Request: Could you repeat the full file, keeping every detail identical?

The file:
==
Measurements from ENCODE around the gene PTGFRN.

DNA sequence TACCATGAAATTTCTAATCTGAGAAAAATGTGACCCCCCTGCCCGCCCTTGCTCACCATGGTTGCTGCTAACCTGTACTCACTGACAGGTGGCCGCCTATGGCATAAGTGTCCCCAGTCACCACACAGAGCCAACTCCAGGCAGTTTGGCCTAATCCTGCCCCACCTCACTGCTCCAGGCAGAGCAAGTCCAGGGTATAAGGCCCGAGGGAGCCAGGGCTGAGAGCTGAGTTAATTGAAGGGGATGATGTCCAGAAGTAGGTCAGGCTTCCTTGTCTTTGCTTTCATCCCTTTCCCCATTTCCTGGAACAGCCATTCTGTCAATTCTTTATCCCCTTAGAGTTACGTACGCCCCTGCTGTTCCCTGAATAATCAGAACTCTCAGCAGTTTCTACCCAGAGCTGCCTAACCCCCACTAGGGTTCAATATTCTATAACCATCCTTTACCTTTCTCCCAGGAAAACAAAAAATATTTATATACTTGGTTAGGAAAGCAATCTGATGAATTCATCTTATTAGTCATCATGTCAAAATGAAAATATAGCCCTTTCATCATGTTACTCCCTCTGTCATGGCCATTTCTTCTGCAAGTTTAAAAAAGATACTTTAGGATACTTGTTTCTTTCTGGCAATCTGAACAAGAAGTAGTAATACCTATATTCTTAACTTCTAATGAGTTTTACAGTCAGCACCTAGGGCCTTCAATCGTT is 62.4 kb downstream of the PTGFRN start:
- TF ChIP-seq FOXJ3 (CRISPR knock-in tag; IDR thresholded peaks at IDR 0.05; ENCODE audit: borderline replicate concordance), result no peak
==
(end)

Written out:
Measurements from ENCODE around the gene PTGFRN.

DNA sequence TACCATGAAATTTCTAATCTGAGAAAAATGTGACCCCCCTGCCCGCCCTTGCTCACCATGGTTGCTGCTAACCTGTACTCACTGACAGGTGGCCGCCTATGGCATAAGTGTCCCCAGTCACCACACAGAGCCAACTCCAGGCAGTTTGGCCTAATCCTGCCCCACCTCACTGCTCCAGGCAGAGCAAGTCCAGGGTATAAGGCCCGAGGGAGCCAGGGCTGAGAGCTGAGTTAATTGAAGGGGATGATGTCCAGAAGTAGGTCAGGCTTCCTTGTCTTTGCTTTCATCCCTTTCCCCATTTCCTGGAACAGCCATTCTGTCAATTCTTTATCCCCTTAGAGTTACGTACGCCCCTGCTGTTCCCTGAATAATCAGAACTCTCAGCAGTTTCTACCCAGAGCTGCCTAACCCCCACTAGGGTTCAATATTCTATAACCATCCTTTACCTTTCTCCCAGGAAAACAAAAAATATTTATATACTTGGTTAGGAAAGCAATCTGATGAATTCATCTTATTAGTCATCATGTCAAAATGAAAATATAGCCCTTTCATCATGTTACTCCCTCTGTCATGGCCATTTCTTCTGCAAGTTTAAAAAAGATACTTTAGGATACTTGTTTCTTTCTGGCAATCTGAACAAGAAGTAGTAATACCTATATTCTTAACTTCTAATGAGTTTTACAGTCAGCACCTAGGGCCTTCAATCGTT is 62.4 kb downstream of the PTGFRN start:
- TF ChIP-seq FOXJ3 (CRISPR knock-in tag; IDR thresholded peaks at IDR 0.05; ENCODE audit: borderline replicate concordance), result no peak